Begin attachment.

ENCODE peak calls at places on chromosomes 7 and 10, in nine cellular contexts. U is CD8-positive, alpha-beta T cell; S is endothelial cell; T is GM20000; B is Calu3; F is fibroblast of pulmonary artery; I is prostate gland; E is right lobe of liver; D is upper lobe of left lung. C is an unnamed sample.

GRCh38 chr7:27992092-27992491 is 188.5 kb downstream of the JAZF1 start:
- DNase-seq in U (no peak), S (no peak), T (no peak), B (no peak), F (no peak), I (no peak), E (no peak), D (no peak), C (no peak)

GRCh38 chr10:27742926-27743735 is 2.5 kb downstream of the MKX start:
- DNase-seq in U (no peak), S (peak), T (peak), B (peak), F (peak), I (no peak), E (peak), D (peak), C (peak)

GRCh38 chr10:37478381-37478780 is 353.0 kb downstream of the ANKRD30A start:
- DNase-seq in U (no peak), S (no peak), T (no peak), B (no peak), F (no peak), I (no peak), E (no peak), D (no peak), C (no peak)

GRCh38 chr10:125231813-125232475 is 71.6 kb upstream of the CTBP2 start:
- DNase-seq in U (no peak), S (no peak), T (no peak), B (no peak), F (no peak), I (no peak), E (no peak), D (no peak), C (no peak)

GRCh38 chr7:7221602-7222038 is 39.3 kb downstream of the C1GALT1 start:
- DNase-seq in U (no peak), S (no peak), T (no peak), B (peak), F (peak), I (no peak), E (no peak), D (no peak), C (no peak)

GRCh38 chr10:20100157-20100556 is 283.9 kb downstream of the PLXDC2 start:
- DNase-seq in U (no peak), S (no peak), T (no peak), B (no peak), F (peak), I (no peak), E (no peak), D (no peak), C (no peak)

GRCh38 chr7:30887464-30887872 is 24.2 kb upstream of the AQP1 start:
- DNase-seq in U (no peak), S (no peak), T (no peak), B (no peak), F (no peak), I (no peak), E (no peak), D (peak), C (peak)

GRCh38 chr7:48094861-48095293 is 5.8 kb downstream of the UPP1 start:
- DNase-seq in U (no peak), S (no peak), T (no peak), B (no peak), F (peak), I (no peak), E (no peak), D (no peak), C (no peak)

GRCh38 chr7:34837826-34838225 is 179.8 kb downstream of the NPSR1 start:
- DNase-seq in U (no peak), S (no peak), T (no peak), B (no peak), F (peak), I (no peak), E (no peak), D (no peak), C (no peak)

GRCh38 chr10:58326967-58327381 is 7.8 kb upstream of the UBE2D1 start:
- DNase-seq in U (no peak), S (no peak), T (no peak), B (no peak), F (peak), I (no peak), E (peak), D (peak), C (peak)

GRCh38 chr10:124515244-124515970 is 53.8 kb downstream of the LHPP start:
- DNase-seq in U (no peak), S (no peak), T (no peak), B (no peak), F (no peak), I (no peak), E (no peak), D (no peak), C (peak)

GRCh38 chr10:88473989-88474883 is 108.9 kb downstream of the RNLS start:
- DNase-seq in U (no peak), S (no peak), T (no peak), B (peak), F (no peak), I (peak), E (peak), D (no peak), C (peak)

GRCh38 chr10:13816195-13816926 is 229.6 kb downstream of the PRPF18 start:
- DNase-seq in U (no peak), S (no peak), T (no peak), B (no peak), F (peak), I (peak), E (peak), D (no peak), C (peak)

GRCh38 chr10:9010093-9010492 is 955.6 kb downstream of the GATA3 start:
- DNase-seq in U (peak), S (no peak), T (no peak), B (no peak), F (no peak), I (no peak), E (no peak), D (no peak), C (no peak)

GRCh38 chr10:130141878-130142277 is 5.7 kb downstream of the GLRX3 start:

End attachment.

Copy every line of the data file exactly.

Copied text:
ENCODE peak calls at places on chromosomes 7 and 10, in nine cellular contexts. U is CD8-positive, alpha-beta T cell; S is endothelial cell; T is GM20000; B is Calu3; F is fibroblast of pulmonary artery; I is prostate gland; E is right lobe of liver; D is upper lobe of left lung. C is an unnamed sample.

GRCh38 chr7:27992092-27992491 is 188.5 kb downstream of the JAZF1 start:
- DNase-seq in U (no peak), S (no peak), T (no peak), B (no peak), F (no peak), I (no peak), E (no peak), D (no peak), C (no peak)

GRCh38 chr10:27742926-27743735 is 2.5 kb downstream of the MKX start:
- DNase-seq in U (no peak), S (peak), T (peak), B (peak), F (peak), I (no peak), E (peak), D (peak), C (peak)

GRCh38 chr10:37478381-37478780 is 353.0 kb downstream of the ANKRD30A start:
- DNase-seq in U (no peak), S (no peak), T (no peak), B (no peak), F (no peak), I (no peak), E (no peak), D (no peak), C (no peak)

GRCh38 chr10:125231813-125232475 is 71.6 kb upstream of the CTBP2 start:
- DNase-seq in U (no peak), S (no peak), T (no peak), B (no peak), F (no peak), I (no peak), E (no peak), D (no peak), C (no peak)

GRCh38 chr7:7221602-7222038 is 39.3 kb downstream of the C1GALT1 start:
- DNase-seq in U (no peak), S (no peak), T (no peak), B (peak), F (peak), I (no peak), E (no peak), D (no peak), C (no peak)

GRCh38 chr10:20100157-20100556 is 283.9 kb downstream of the PLXDC2 start:
- DNase-seq in U (no peak), S (no peak), T (no peak), B (no peak), F (peak), I (no peak), E (no peak), D (no peak), C (no peak)

GRCh38 chr7:30887464-30887872 is 24.2 kb upstream of the AQP1 start:
- DNase-seq in U (no peak), S (no peak), T (no peak), B (no peak), F (no peak), I (no peak), E (no peak), D (peak), C (peak)

GRCh38 chr7:48094861-48095293 is 5.8 kb downstream of the UPP1 start:
- DNase-seq in U (no peak), S (no peak), T (no peak), B (no peak), F (peak), I (no peak), E (no peak), D (no peak), C (no peak)

GRCh38 chr7:34837826-34838225 is 179.8 kb downstream of the NPSR1 start:
- DNase-seq in U (no peak), S (no peak), T (no peak), B (no peak), F (peak), I (no peak), E (no peak), D (no peak), C (no peak)

GRCh38 chr10:58326967-58327381 is 7.8 kb upstream of the UBE2D1 start:
- DNase-seq in U (no peak), S (no peak), T (no peak), B (no peak), F (peak), I (no peak), E (peak), D (peak), C (peak)

GRCh38 chr10:124515244-124515970 is 53.8 kb downstream of the LHPP start:
- DNase-seq in U (no peak), S (no peak), T (no peak), B (no peak), F (no peak), I (no peak), E (no peak), D (no peak), C (peak)

GRCh38 chr10:88473989-88474883 is 108.9 kb downstream of the RNLS start:
- DNase-seq in U (no peak), S (no peak), T (no peak), B (peak), F (no peak), I (peak), E (peak), D (no peak), C (peak)

GRCh38 chr10:13816195-13816926 is 229.6 kb downstream of the PRPF18 start:
- DNase-seq in U (no peak), S (no peak), T (no peak), B (no peak), F (peak), I (peak), E (peak), D (no peak), C (peak)

GRCh38 chr10:9010093-9010492 is 955.6 kb downstream of the GATA3 start:
- DNase-seq in U (peak), S (no peak), T (no peak), B (no peak), F (no peak), I (no peak), E (no peak), D (no peak), C (no peak)

GRCh38 chr10:130141878-130142277 is 5.7 kb downstream of the GLRX3 start: